The code handles the boundary condition at the seventh and zeroth elements by preparing registers with doubled boundary values (lines 24 and 26, respectively).

The inner product of the four upper words is formed by adding the three registers together (lines 21 and 23).

Similar calculations are made for the inner products of both the higher and lower halves of the row. Then, the loop is repeated eight times for eight rows of data.

### col_filter Core

Figure 3 illustrates how the col_filter performs an inner product of the results of the row_filter with the [1 2 1] kernel. This time, the rows are added together, forming the [1 2 1] results along the columns (i.e., across the rows). Figure 3 shows the flow of the summation across the rows. As before, boundary conditions exist for the first and last rows, so they are handled in a similar fashion as in the case of the row_filter.

Figure 3. col_filter Flow

Figure 4 shows how the results are normalized and packed before they are stored in memory. The results are normalized by shifting the result right by 4 places (i.e., dividing by 16). Then the upper and lower results are packed into bytes (with saturation). Packing is necessary because the resulting data elements must be the same size as the input, even though the intermediate calculations were done at twice the precision. As before, boundary conditions are handled separately for the first and last rows in the filter.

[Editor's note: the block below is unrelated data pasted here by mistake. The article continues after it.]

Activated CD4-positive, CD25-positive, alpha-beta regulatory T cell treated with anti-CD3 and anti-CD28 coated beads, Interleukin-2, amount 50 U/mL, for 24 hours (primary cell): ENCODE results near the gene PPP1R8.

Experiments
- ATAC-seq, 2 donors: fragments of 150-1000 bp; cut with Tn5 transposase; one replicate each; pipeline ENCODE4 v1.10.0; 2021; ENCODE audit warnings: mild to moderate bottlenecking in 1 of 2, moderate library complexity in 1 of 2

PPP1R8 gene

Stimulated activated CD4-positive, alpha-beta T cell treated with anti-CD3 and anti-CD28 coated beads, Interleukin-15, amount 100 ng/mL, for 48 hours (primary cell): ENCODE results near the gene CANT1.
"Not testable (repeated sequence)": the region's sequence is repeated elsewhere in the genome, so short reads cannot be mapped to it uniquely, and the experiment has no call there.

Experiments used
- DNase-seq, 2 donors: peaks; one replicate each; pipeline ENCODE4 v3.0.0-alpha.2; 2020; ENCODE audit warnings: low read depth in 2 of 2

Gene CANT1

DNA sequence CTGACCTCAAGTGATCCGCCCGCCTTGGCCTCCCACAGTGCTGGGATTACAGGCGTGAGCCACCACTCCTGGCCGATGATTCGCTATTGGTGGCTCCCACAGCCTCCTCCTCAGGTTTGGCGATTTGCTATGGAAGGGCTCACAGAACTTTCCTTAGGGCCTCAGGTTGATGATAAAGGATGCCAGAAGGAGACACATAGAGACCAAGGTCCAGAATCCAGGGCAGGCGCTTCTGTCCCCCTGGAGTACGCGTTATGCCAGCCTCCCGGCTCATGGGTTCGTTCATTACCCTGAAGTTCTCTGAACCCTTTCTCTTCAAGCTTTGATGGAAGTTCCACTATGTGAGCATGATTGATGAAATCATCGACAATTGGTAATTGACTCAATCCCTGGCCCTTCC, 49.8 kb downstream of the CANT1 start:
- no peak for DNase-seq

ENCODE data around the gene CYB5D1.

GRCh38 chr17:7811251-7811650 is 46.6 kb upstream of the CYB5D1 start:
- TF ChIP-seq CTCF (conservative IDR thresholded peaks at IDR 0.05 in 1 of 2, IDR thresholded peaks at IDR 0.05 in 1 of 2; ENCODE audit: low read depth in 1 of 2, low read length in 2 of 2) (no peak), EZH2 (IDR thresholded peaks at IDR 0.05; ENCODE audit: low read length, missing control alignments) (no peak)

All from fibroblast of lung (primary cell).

Figure 4. Normalizing and Packing the Results

Example 2 lists a small segment of the col_filter code (the loop is completely unrolled for the col_filter). In this code, registers MM2 and MM3 accumulate the rows (lines 4 and 6-10). Lines 11 and 12 normalize the results by shifting right 4 places. Finally, line 9 packs the words back into bytes. Since the col_filter loop has been unrolled, code from different iterations overlaps due to scheduling.

Example 2. col_filter Code

```
1  movq		mm6, _lf_blk+48		; load row i+1 into mm6
2  packuswb	mm0, mm1		; row 1 calculation

3  movq		mm7, _lf_blk+56		; load row i+2 into mm7 (row 3 iter)
4  paddw	mm2, mm4		; accumulate row i-1 + row i

5  movq		frame_y+176[edi], mm0	; Store results in row 1

11 psrlw	mm2, 4			; normalize result

12 psrlw	mm3, 4

13 movq		mm0, _lf_blk+64
14 packuswb	mm2, mm3		; pack results back to bytes

15 movq		mm1, _lf_blk+72